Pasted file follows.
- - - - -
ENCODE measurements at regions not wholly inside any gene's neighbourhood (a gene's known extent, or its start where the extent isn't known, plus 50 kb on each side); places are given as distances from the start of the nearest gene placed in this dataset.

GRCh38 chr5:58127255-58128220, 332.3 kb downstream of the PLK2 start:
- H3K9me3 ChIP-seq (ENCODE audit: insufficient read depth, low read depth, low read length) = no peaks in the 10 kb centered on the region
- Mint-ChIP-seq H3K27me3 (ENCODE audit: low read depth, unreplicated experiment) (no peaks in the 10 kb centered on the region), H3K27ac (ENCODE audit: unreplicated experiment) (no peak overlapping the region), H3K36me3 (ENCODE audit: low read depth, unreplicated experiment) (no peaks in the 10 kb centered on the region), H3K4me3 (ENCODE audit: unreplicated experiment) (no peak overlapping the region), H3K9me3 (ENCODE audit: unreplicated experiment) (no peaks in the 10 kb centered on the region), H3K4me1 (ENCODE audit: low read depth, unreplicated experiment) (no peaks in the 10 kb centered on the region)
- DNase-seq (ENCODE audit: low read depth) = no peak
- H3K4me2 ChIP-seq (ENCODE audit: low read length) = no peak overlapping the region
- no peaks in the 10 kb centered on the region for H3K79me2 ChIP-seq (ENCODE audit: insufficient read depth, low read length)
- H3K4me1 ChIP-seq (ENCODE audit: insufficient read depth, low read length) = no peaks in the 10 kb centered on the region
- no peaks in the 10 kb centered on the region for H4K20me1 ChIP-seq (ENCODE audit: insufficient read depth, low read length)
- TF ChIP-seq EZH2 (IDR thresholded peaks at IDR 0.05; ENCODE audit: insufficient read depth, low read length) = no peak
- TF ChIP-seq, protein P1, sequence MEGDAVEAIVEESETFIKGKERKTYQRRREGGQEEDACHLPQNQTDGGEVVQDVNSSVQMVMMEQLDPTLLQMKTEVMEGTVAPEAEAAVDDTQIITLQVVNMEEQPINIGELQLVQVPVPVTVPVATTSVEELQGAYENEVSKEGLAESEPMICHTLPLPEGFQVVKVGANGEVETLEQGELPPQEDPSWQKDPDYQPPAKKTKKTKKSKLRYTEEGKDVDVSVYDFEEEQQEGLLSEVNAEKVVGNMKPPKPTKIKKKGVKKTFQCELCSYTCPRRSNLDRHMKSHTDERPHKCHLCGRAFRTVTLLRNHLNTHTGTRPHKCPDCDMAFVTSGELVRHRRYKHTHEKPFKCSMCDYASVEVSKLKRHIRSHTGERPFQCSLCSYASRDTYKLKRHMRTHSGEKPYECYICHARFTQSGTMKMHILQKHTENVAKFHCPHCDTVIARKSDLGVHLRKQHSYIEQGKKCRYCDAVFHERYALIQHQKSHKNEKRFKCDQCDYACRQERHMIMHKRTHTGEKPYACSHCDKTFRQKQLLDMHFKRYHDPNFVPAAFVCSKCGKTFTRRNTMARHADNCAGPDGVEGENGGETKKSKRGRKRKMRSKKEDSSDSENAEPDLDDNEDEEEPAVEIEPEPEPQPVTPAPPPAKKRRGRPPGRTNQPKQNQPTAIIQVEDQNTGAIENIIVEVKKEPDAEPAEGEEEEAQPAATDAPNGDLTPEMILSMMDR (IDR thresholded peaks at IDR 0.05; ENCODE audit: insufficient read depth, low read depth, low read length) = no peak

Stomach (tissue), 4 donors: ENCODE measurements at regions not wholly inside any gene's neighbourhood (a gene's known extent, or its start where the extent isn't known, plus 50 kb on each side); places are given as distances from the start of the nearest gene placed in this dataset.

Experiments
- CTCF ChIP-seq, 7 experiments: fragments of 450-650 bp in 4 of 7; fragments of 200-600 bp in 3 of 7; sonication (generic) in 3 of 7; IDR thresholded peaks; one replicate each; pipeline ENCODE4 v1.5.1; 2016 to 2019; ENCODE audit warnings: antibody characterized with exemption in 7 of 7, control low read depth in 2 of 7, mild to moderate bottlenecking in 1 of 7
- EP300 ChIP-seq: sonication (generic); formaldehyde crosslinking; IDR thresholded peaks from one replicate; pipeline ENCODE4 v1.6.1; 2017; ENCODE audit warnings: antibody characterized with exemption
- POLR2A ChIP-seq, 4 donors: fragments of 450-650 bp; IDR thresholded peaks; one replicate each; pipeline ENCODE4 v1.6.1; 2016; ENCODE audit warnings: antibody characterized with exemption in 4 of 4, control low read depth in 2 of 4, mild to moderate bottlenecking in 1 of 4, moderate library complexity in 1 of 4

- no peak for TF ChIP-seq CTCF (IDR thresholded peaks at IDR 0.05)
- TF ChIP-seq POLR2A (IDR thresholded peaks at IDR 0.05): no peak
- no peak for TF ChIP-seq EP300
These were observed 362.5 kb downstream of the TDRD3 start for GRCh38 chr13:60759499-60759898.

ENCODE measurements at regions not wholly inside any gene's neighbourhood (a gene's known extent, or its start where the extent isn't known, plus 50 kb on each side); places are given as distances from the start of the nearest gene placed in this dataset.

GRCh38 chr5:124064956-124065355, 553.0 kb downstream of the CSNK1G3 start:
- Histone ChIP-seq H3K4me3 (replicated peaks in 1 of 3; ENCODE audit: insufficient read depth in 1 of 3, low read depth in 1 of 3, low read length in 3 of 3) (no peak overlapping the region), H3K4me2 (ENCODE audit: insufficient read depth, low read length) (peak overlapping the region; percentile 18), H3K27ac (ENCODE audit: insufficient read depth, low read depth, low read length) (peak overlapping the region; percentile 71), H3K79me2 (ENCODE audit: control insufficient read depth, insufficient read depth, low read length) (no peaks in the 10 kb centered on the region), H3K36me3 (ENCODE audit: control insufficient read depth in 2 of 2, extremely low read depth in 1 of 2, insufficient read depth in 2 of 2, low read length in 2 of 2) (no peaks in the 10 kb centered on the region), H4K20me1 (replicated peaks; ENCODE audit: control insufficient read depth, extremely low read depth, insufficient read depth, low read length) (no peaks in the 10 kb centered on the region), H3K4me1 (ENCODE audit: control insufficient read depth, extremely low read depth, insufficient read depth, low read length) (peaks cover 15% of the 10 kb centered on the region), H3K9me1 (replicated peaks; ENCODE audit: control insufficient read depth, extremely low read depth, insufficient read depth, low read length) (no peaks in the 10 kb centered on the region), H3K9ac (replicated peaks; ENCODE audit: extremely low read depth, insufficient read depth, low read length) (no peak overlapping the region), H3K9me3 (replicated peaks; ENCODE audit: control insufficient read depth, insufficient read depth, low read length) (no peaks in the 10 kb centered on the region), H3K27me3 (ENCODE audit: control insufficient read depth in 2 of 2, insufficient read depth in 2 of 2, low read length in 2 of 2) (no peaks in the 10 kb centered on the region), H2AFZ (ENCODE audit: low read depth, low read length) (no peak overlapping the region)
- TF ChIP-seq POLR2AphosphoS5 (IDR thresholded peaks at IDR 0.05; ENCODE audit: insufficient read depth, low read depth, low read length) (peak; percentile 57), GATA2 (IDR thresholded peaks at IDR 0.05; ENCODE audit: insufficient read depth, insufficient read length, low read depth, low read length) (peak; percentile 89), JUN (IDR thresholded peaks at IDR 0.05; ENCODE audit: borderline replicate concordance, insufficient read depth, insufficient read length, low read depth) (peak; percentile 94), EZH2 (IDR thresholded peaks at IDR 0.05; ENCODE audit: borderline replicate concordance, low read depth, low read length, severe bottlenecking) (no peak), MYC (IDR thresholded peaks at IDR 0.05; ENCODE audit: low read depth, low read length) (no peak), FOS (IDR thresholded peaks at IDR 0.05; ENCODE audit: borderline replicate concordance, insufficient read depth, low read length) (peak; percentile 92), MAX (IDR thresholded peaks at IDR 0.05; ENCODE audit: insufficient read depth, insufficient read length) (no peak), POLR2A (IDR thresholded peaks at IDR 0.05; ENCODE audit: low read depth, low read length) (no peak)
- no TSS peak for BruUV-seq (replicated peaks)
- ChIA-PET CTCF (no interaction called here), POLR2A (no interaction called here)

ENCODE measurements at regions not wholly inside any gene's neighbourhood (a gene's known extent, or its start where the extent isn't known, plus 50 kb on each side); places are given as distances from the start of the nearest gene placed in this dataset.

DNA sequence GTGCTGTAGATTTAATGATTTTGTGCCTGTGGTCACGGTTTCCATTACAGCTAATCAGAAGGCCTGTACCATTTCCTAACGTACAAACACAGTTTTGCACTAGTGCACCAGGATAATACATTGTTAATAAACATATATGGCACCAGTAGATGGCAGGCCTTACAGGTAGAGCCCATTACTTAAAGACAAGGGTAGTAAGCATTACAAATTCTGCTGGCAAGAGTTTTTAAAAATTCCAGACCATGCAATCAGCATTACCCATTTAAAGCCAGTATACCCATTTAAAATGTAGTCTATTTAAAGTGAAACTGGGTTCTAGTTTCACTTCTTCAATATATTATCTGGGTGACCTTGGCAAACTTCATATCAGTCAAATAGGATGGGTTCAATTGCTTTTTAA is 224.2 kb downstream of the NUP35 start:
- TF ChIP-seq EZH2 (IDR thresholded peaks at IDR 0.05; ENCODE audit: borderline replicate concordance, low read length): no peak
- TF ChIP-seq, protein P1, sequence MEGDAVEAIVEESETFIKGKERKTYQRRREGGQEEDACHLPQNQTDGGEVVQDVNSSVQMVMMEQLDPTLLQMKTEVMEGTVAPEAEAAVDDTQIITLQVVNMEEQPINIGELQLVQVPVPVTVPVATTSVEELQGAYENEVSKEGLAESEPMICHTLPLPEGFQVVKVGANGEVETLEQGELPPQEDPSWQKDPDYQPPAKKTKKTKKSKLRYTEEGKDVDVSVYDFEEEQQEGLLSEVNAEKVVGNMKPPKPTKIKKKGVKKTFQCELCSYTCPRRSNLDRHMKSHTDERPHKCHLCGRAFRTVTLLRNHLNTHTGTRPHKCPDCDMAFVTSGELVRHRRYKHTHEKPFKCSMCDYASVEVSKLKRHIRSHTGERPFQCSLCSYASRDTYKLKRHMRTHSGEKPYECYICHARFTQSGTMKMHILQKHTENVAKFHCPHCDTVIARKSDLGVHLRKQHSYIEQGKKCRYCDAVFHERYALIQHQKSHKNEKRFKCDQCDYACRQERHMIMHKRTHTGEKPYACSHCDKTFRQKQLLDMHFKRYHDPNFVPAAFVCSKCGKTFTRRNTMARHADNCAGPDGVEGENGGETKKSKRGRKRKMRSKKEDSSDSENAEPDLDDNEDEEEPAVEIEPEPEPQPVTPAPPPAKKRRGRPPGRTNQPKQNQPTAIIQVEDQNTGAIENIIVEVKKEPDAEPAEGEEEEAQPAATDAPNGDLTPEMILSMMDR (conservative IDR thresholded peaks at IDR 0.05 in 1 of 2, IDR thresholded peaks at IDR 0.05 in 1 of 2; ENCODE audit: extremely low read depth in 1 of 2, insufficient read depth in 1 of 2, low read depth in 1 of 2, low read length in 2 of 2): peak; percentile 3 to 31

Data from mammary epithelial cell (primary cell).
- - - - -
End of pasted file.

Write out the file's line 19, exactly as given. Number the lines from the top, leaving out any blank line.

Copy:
- no peak for TF ChIP-seq EP300